3. The disparate textures of the center and corner grilles could be justified if they were purchased off rolls at a farm-supply store, but if they are concocted, why not make them consistent?
4. This simple planar surface joining the fender peak and headlamps slot is elegant and flows nicely but is interrupted ahead of the doors by more supposed air outlets.
5. The windshield is admirable, large for good visibility, subtly curved in all directions, and unadorned with extraneous trim. The entire upper body is very nicely executed.
6. More grilles, more alternative texture. The side scoop should provide enough flow to flush the engine compartment of excess heat.
7. Ribbons of slightly curved but nearly flat material define the upper and side portions of the rear fenders.
8. The mirrors are necessarily carried well outboard of the cockpit so the driver can see past the wide rear fenders, their volume reduced by using two colors.
9. Too much visual importance is given to these grilles, which are framed by large inset moldings.
10. Twelve headlamps seem a bit too show-car fussy for a production vehicle. One hopes they light the road well.
11. These blips recall air deflectors on Chaparrals some four decades back.
2016 Acura NSX Rear 3/4 View
12. There is still an excess of grille area on the back, but the three segments are blessedly consistent. They share texture and surface finish, unlike up front.
13. The slightly pointed tail is emphasized by the nicely modeled spoiler. The rear is cleaner and simpler than the front, but not by much.
14. The taillights are simple, direct expressions, set slightly into the surface of the tail, with sharp points at the upper outer edge and the lower inner corners.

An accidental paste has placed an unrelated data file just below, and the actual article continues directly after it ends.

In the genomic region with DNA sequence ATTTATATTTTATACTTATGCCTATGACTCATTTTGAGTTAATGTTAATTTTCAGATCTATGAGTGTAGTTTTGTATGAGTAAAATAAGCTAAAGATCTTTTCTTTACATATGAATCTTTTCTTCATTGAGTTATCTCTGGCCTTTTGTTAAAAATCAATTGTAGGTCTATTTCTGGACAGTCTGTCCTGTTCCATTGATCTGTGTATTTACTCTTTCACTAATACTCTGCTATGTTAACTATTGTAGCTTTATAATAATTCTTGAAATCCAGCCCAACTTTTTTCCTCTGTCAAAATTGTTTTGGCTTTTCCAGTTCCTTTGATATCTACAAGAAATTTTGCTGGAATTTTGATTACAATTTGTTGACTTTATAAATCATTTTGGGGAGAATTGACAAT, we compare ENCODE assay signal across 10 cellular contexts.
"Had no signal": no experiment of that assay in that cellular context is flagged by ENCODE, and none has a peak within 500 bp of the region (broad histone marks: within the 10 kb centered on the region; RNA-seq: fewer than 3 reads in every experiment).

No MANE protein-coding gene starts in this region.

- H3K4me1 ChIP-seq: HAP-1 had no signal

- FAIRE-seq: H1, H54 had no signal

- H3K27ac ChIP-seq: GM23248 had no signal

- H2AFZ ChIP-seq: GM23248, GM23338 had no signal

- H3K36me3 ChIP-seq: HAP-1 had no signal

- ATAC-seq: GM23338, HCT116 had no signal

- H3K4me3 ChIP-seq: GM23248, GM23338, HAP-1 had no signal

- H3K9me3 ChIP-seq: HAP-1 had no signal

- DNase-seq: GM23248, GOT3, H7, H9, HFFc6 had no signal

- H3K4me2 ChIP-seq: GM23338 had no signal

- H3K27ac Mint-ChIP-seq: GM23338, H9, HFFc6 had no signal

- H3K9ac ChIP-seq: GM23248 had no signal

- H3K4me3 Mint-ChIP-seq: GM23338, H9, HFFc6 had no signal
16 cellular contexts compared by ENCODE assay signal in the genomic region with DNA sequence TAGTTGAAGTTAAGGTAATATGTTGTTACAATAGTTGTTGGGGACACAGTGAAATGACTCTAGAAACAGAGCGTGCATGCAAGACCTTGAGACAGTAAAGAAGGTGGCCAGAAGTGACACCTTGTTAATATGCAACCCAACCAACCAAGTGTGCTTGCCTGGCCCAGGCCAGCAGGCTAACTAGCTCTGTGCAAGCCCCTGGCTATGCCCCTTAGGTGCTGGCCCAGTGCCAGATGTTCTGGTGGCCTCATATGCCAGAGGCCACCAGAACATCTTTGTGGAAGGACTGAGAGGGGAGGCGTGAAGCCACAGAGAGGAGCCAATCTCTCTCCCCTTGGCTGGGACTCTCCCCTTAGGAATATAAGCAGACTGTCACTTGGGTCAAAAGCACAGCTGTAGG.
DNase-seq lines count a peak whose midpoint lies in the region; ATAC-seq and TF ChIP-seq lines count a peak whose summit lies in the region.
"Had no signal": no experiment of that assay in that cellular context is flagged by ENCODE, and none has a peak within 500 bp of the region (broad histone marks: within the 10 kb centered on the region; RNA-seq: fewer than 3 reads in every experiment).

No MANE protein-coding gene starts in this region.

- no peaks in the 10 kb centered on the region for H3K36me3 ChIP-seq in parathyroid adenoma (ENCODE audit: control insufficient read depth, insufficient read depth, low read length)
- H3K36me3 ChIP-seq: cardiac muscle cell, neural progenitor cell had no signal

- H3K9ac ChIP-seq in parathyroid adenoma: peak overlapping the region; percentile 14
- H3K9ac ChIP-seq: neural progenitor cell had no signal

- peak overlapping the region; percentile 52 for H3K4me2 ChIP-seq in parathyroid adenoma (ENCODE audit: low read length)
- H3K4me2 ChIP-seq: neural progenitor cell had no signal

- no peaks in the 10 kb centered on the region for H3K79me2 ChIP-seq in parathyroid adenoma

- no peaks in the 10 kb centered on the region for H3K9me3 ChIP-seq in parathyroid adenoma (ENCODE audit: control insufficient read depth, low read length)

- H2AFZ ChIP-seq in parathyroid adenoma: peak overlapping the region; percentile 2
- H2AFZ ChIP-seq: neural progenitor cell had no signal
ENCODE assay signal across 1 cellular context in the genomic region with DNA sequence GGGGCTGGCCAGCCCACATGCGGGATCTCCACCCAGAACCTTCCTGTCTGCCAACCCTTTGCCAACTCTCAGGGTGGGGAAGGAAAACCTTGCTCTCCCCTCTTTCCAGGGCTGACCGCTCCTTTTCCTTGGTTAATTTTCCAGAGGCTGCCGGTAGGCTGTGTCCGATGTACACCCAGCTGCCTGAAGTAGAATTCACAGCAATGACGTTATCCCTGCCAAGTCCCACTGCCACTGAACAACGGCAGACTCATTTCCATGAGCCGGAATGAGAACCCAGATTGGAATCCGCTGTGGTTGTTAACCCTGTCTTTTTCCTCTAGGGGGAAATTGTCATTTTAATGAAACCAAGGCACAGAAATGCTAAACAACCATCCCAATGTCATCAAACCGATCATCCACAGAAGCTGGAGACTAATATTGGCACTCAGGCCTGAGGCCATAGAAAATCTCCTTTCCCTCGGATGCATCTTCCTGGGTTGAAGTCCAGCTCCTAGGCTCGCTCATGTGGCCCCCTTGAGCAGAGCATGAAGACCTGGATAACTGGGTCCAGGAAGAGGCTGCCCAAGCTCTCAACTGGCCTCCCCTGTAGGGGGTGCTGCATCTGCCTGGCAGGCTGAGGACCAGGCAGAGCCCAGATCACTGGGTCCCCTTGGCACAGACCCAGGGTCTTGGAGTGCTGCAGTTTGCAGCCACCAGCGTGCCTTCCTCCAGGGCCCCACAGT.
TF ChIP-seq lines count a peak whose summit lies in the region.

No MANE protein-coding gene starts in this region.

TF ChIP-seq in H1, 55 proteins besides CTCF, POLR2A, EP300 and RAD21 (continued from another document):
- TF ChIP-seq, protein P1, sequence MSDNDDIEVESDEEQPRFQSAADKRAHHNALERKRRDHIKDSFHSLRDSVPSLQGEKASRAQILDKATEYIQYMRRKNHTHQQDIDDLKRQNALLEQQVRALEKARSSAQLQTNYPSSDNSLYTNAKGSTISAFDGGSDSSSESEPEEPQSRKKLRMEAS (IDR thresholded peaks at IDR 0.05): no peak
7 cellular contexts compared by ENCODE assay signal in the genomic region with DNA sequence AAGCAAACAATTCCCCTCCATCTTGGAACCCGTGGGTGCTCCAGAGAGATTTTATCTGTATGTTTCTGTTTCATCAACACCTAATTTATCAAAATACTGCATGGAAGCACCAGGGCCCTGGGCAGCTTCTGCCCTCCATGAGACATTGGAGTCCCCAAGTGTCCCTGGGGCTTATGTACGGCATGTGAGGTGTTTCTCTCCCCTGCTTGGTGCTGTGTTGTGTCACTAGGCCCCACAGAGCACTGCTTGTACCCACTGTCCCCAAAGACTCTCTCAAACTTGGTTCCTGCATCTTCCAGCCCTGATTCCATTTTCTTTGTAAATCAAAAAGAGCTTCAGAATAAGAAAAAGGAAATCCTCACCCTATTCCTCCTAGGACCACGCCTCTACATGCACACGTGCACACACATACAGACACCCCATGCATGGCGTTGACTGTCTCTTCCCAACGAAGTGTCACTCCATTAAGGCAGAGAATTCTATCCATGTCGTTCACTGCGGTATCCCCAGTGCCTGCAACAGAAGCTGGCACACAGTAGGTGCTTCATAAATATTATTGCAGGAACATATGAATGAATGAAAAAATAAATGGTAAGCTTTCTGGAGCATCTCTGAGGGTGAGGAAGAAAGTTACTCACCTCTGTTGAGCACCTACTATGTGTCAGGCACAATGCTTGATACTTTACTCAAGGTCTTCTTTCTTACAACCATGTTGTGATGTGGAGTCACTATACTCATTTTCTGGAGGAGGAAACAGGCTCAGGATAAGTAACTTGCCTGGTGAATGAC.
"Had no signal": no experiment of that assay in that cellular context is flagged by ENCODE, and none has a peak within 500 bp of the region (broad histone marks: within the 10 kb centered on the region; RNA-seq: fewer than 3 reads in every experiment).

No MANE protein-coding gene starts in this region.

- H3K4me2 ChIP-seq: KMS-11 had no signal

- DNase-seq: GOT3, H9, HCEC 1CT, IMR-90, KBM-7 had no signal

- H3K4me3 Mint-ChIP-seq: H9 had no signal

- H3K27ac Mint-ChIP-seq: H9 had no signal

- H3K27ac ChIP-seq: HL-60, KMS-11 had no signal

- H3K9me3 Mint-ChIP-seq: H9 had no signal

15. There are a number of sharp intersections between discrete surfaces, especially from the flying-buttress C-pillars and the fender top.
16. this little grille does nothing for the overall composition. If functionally necessary, it could be less obtrusive.
17. This linear indentation creates a rising line in the side profile that suggests a wedge shape, which is not, in fact, present in this design.
18. Is this very racy-looking diffuser actually wind-tunnel-developed for downforce or just a clever cosmetic styling effect? It looks convincingly real.
19. Multiple exhaust pipes have two shapes: round outers and rounded-rectangle inners. One wonders why. And why frame them in a rounded trapezoid?
2016 Acura NSX Interior View
20. The steering wheel is disappointing. It's very sedan-like in aspect, and there's too much bright (if dulled) metal trim.
21. I have the same reaction to this door pull. It's an excellent idea with a good shape, but it has an inappropriate finish.
22. Red stitching only at the top of the wheel is a subtle touch.
23. The pointed center portion of the dash comes across as a scale-model Pontiac front end. The positioning of the warning switch, however, is very good: high and visible.
24. More of the excessive dulled-metal finish with a tortured shape. I expect something with more clarity of purpose in a sports car.
25. Like these excellent cubby holes in the door panels. Simple, direct, functional. And therefore good.